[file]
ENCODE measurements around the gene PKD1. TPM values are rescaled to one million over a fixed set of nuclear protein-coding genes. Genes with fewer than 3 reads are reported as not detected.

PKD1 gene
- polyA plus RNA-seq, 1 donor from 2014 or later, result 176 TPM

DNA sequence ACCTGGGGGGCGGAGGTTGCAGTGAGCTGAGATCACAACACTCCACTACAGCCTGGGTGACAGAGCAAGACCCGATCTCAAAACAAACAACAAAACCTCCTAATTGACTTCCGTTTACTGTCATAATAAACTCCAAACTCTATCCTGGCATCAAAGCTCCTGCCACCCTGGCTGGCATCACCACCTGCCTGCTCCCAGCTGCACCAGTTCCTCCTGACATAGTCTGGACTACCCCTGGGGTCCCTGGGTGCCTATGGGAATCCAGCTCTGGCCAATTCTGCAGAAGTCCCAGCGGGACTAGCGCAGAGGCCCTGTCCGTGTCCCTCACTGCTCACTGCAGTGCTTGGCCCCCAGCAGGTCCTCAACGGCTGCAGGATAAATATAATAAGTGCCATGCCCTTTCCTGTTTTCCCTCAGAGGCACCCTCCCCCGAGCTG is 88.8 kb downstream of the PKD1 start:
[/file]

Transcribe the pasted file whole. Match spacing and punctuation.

ENCODE measurements around the gene PKD1. TPM values are rescaled to one million over a fixed set of nuclear protein-coding genes. Genes with fewer than 3 reads are reported as not detected.

PKD1 gene
- polyA plus RNA-seq, 1 donor from 2014 or later, result 176 TPM

DNA sequence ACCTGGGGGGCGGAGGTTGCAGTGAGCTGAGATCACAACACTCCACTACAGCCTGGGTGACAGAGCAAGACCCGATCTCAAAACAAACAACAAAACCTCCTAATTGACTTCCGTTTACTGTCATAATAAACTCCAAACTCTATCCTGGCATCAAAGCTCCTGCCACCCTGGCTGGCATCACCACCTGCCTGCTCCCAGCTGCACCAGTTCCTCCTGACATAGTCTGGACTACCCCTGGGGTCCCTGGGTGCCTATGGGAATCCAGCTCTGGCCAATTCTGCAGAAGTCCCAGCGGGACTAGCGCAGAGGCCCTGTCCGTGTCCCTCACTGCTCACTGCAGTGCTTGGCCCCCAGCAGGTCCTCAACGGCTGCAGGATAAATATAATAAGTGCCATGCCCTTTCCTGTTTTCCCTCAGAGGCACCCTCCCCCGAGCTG is 88.8 kb downstream of the PKD1 start: